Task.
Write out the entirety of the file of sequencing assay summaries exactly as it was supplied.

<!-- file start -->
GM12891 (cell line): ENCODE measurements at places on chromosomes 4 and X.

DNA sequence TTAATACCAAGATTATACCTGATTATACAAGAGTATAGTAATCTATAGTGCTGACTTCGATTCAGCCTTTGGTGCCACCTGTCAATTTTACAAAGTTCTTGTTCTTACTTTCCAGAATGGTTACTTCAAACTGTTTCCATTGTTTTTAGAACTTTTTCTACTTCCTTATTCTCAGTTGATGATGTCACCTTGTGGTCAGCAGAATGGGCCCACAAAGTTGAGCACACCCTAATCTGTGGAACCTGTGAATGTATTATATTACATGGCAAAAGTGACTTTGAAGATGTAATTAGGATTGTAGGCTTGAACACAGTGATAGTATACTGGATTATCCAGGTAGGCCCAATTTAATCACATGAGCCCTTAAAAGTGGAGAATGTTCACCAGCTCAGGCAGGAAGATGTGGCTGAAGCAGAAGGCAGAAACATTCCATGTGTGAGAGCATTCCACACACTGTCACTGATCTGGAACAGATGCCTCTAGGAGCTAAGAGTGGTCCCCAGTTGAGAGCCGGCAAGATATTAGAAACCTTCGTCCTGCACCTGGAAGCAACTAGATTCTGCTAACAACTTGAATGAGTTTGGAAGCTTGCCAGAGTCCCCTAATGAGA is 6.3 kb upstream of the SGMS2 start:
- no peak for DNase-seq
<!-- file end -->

GM12891 (cell line): ENCODE measurements at places on chromosomes 4 and X.

DNA sequence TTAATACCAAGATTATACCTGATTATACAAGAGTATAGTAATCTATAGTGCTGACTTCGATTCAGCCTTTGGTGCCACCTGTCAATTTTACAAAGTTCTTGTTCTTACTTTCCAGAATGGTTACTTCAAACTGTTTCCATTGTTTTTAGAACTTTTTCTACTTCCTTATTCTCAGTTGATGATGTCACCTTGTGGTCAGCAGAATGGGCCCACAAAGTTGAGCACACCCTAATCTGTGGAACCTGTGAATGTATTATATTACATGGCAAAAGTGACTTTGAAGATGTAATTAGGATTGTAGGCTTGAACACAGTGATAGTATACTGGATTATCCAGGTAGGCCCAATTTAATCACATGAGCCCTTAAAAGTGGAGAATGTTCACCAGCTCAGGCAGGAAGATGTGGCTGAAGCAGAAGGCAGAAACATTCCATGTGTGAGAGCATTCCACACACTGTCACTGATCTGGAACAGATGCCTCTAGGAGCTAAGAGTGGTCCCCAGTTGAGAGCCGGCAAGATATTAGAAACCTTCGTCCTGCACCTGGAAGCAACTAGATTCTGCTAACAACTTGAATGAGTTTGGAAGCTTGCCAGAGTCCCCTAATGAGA is 6.3 kb upstream of the SGMS2 start:
- no peak for DNase-seq